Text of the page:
I’m a coffee farmer, Uche Kwaiga. I live on a small private estate in Nyeri, Mukurweini sub county that I have been rehabilitating for the last 3 years.
I have studied coffee farm management at diploma level here in Kenya. (I have also had to work my way up from a farm hand in the coffee with my grandmother since I was 16) I practice organic farming and am qualified to teach permaculture and certify students. My interest in bees and pollinators in general lead me to study beekeeping with the Ministry of Agriculture and I am qualified to teach government field officers beekeeping courses in Kenya, thus, I have hosted few classes from time to time. I recently completed a course in ecological restoration of tropical forests. All this in a thirst for knowledge to understand the natural world that coffee comes from better. I believe that this knowledge will assist, not just me, but other farmers produce better quality coffee and reduce the effects of climate change on coffee farming.
On the farm I have been rehabilitating the coffee in blocks by removing invasive species (lantana camara) that is covering old variety of SL-28 and a few bourbon coffee trees. At the moment I am pulping small lots of coffee I get with a hand pulper. This year I am fixing the pulping station to wet process more coffee and help my neighbours to produce better quality. (I hope to speak more on this at a later stage).
On the farm I also have a mature woodlot for all timber needs and besides coffee I also grow macadamia, mangoes, avocado, bananas on a commercial scale with guava, raspberries, mulberries, lemon grass, chamomile and bamboo amoungst other things for home use. There are lots of beehives that are more for pollination of the farm than honey.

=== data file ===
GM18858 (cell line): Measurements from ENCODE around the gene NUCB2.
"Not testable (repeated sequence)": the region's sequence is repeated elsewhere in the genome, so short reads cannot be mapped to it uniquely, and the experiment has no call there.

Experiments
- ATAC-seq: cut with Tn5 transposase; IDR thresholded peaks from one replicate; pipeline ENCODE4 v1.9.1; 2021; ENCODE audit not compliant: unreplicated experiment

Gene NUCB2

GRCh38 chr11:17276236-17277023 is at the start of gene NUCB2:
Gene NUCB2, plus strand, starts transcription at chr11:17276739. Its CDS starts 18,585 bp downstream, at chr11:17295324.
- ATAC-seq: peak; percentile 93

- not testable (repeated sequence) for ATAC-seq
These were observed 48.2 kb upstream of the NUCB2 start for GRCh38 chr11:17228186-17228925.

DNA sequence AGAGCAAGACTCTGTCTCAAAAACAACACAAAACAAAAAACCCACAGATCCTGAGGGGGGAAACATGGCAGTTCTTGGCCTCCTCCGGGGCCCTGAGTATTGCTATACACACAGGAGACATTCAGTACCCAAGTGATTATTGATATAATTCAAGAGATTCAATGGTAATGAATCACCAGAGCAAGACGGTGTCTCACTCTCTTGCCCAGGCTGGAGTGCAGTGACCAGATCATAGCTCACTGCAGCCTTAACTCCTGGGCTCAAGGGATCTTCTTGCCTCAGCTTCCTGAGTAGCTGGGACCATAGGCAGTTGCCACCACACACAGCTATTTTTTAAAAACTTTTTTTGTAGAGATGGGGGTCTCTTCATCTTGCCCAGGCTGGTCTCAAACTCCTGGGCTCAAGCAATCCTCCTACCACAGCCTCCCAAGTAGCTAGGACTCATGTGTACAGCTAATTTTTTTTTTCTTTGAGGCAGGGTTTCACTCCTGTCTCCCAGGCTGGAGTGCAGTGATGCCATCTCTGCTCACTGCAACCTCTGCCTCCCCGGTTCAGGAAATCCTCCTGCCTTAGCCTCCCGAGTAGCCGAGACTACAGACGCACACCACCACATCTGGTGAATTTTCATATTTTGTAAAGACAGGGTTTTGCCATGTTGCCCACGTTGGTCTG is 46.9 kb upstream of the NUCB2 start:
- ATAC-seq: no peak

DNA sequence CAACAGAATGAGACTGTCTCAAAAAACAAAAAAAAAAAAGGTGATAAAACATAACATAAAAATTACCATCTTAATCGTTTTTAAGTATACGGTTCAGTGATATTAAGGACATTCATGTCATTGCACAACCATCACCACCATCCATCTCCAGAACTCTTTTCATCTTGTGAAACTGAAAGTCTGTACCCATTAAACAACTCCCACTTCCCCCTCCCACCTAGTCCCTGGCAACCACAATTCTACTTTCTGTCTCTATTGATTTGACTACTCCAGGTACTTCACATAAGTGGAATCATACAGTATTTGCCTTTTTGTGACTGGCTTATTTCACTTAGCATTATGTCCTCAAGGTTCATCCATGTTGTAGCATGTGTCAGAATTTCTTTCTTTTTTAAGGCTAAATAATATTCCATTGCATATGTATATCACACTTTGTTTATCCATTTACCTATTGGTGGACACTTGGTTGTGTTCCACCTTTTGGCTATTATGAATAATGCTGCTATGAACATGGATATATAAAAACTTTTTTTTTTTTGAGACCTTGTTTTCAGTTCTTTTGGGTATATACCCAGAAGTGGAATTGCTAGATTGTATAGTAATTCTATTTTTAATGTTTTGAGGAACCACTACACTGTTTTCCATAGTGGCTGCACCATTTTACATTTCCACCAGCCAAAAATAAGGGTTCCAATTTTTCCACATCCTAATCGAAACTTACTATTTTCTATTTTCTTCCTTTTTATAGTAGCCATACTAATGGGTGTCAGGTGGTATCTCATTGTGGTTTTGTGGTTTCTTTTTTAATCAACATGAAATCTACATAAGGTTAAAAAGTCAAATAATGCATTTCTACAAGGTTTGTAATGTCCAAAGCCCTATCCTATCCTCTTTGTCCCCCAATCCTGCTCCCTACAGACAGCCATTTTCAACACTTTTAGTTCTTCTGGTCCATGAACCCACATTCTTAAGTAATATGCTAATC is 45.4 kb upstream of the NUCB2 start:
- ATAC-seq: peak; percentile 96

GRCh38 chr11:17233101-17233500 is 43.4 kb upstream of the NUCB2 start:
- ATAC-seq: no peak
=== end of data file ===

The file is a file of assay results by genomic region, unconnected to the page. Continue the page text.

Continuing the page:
In the nature trail I have begun ecological restoration, (last year) and look forward to planting more indigenous plants and adding features like tree houses etc. The Bird Society of Kenya has counted 116 different species of birds some of which some are listed as vulnerable on the IUCN endangered list, with only 4000 adults left in the world. It is also home to some small mammals and beautiful natural scenery of cascading waterfalls. This part of the farm has been very special to me since I was a kid and now local schools, neighbours, tourists are guests of Warega Nature Trail, especially on weekends.
- Country: Kenya
- County: Nyeri
- Altitude: 1750 m asl
- 10 hectares (only 3 hectares rehabilitated)
- Varieties: SL28, Bourbon
- Process: Natural and Washed
- Other crops: Macadamia, Mango, Banana, Avocado
Kenyan contact: Régine